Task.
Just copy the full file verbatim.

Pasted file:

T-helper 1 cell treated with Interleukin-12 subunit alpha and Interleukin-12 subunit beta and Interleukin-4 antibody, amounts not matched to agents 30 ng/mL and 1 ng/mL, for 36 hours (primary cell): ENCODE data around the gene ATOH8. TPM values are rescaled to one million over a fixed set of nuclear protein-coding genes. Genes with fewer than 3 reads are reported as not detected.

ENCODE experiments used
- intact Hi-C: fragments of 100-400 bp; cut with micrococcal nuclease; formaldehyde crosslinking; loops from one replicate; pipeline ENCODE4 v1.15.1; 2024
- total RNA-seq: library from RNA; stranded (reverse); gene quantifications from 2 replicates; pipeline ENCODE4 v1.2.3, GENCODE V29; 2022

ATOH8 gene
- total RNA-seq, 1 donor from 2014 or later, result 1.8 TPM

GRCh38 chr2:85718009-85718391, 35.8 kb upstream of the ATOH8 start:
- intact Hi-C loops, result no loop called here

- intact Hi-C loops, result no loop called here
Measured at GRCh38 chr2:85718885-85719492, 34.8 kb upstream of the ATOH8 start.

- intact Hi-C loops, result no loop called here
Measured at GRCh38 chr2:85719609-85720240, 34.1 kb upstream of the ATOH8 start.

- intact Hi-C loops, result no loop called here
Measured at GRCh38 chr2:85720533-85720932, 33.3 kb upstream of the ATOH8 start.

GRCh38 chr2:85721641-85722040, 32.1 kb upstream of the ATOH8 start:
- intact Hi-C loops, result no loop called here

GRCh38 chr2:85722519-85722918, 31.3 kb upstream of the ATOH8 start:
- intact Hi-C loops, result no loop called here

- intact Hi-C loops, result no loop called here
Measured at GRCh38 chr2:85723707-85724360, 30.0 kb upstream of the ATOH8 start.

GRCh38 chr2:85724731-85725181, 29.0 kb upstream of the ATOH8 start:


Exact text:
T-helper 1 cell treated with Interleukin-12 subunit alpha and Interleukin-12 subunit beta and Interleukin-4 antibody, amounts not matched to agents 30 ng/mL and 1 ng/mL, for 36 hours (primary cell): ENCODE data around the gene ATOH8. TPM values are rescaled to one million over a fixed set of nuclear protein-coding genes. Genes with fewer than 3 reads are reported as not detected.

ENCODE experiments used
- intact Hi-C: fragments of 100-400 bp; cut with micrococcal nuclease; formaldehyde crosslinking; loops from one replicate; pipeline ENCODE4 v1.15.1; 2024
- total RNA-seq: library from RNA; stranded (reverse); gene quantifications from 2 replicates; pipeline ENCODE4 v1.2.3, GENCODE V29; 2022

ATOH8 gene
- total RNA-seq, 1 donor from 2014 or later, result 1.8 TPM

GRCh38 chr2:85718009-85718391, 35.8 kb upstream of the ATOH8 start:
- intact Hi-C loops, result no loop called here

- intact Hi-C loops, result no loop called here
Measured at GRCh38 chr2:85718885-85719492, 34.8 kb upstream of the ATOH8 start.

- intact Hi-C loops, result no loop called here
Measured at GRCh38 chr2:85719609-85720240, 34.1 kb upstream of the ATOH8 start.

- intact Hi-C loops, result no loop called here
Measured at GRCh38 chr2:85720533-85720932, 33.3 kb upstream of the ATOH8 start.

GRCh38 chr2:85721641-85722040, 32.1 kb upstream of the ATOH8 start:
- intact Hi-C loops, result no loop called here

GRCh38 chr2:85722519-85722918, 31.3 kb upstream of the ATOH8 start:
- intact Hi-C loops, result no loop called here

- intact Hi-C loops, result no loop called here
Measured at GRCh38 chr2:85723707-85724360, 30.0 kb upstream of the ATOH8 start.

GRCh38 chr2:85724731-85725181, 29.0 kb upstream of the ATOH8 start: